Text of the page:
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In lawmaker poll, few back limiting marriage

Political debate shifts to accommodate SJC

The state Senate president and the House majority leader, responding to a Globe survey of Massachusetts legislators, say they would vote against a proposed constitutional amendment that would ban same-sex marriage and civil unions.


The poll, conducted during the week following the Supreme Judicial Court's historic decision Nov. 18 in favor of same-sex marriages, indicated that, of the 94 lawmakers who responded, opponents to the constitutional measure outnumbered backers by a 2-to-1 margin.

However, the situation on Beacon Hill remains fluid, and the majority of lawmakers declined to make public a position on the proposed amendment. The court's ruling is setting off intense lobbying from both proponents and opponents, and those campaigns are expected to accelerate as the Feb. 11 constitutional convention nears.

Some lawmakers are likening the debate to close battles over the death penalty in the 1990s, and say it may be among the most difficult votes of their careers.

Those pushing for the constitutional amendment concede that the SJC ruling, while unclear to many, has nonetheless shifted the political debate from whether to recognize same-sex relationships to how they should be recognized.

The bill's chief sponsor, Democratic Representative Philip Travis of Rehoboth, said he would be inclined to strike language that many interpret as banning civil unions, if that would attract more votes and increase the bill's chances of passage.

"I am doing this in a political realm and the reality is that I want 101 votes," Travis said, referring to the number of votes required for the measure to move on to the next step toward ultimate passage. "This is the most important vote I will participate in in my 21 years in the State House. . . . If I have to amend it to keep the essence together, that is within the latitude of my common sense."

In the 12 days since the state's high court cleared the way for same-sex marriage, a growing number of Massachusetts lawmakers appear to have warmed to the idea of establishing Vermont-style civil unions -- a radical concept on Beacon Hill just two weeks ago -- but many are still balking at allowing the state to issue marriage licenses to same-sex couples.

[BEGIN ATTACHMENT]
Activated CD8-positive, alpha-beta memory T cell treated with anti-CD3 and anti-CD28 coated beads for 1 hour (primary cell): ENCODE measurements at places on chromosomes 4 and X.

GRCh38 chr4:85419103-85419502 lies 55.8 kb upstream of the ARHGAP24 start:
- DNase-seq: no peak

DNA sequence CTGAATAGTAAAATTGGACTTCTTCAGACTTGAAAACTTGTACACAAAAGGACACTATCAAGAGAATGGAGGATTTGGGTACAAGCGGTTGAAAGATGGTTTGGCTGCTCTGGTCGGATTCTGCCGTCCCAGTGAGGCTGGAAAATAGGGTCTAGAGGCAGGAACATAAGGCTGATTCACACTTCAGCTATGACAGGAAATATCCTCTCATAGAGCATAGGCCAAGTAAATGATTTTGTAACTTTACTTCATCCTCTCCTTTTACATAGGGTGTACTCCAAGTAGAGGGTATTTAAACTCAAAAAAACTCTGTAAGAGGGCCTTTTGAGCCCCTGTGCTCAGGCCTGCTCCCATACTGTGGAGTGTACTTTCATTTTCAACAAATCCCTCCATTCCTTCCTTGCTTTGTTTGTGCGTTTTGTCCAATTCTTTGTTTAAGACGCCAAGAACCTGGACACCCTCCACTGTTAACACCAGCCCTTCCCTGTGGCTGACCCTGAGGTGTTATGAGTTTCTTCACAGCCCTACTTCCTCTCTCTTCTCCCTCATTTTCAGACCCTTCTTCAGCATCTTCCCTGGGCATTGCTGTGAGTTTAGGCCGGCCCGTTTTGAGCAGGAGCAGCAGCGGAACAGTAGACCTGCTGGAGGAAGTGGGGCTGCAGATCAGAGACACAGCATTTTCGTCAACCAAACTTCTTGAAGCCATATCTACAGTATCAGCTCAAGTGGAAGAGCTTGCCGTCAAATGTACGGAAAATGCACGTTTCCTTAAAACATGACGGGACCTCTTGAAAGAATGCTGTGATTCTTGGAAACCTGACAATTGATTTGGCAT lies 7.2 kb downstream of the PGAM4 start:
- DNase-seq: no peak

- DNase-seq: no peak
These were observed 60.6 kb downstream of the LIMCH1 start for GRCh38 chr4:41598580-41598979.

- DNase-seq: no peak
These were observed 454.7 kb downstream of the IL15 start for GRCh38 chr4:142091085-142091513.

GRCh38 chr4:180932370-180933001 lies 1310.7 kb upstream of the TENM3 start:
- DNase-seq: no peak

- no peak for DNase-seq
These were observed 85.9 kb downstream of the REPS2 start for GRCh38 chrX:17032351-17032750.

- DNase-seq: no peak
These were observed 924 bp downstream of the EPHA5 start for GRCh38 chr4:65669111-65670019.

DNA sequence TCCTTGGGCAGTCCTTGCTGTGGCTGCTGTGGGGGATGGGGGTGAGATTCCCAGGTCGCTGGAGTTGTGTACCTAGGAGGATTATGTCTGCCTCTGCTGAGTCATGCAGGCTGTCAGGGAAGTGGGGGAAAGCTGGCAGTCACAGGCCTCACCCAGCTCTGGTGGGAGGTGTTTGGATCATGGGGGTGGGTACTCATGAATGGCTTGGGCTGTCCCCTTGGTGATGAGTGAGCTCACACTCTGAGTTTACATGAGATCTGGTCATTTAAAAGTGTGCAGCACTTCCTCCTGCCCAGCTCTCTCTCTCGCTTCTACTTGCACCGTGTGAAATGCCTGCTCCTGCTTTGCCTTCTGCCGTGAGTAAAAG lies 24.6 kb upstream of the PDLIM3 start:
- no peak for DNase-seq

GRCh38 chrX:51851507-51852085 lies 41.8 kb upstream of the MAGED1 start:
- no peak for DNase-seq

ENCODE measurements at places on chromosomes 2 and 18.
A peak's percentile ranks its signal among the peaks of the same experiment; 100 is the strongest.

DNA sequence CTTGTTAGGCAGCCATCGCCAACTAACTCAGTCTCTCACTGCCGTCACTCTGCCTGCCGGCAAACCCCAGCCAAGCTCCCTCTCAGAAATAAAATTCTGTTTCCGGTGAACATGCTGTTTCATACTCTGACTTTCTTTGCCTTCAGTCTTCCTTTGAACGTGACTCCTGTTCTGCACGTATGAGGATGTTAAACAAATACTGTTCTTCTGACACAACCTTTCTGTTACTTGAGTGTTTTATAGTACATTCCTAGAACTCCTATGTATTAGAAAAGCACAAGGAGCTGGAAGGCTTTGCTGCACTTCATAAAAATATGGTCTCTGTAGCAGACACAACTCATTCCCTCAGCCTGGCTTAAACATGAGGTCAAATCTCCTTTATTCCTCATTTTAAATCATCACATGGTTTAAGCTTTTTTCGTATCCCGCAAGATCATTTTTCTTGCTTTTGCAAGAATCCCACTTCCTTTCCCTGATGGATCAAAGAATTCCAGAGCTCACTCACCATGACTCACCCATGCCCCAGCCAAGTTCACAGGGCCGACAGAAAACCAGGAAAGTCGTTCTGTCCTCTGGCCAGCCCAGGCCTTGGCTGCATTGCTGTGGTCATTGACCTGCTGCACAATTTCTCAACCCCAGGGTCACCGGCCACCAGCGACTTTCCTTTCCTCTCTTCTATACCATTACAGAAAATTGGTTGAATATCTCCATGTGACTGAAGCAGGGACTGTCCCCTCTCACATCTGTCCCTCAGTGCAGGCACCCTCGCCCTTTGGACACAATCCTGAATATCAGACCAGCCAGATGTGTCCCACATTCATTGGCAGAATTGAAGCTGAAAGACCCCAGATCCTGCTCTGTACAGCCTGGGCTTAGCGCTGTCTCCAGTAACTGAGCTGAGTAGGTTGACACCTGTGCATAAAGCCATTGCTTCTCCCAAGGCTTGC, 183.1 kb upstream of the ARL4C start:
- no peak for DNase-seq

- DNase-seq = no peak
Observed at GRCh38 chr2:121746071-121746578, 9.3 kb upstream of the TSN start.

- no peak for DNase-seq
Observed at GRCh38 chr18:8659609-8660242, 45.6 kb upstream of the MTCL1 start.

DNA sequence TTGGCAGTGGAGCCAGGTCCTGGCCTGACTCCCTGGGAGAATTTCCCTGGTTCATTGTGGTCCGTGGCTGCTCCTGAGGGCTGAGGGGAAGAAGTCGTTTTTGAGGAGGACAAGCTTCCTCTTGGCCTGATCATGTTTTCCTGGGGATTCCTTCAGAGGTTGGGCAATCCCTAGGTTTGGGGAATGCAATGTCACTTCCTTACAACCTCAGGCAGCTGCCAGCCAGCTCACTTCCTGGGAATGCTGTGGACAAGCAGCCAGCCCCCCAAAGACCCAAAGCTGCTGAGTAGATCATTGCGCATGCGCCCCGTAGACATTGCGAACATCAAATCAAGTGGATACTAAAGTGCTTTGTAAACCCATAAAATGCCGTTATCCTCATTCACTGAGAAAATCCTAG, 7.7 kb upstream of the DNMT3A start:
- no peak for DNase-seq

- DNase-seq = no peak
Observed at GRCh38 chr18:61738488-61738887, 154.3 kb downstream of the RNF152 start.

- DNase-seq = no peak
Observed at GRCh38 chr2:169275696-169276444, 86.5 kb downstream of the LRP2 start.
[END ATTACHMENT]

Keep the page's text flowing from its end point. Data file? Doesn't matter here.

The notion of civil unions, now favored by Republican Governor Mitt Romney and House Judiciary Chair Eugene L. O'Flaherty, allows politicians to grab a middle ground that offers something to gay rights advocates while still avoiding full-fledged marriage, which is opposed by the Catholic Church and conservative voters.

Of the 94 state senators and representatives who responded to a Boston Globe poll, 60 said they would oppose the Travis bill, which would block state recognition of anything other than a heterosexual couple as the "equivalent" of married. Thirty-one said they would back it, but several Beacon Hill legislators, in response to the survey and in interviews, suggested they would drop their opposition to the amendment proposal if the measure no longer contained language viewed as banning civil unions.

In the Democrat-dominated Legislature, a few Republicans said they would oppose the constitutional amendment: Senator Jo Ann Sprague, Senator Richard R. Tisei, and Representative Shaun P. Kelly.

In voicing opposition to the Travis amendment, many lawmakers did not say they backed same-sex marriage, but rather opposed limiting rights and benefits for gay couples, a requirement that many view civil unions as providing.

"Legislators do not want a constitutional amendment that would prohibit civil unions, but that's about it," said Arline Isaacson, cochair of the Massachusetts Gay and Lesbian Political Caucus and a State House lobbyist.

As a barometer of many lawmakers' indecision, 106 legislators did not reply to the Globe survey or refused to do so, either because they remained confused following the court's decision or because they didn't want their positions disclosed publicly.

The poll results, while not definitive, suggested that the battle over same-sex marriage may well be won between now and Feb. 11, when the Legislature meets in a rare joint session to consider the proposed constitutional amendment.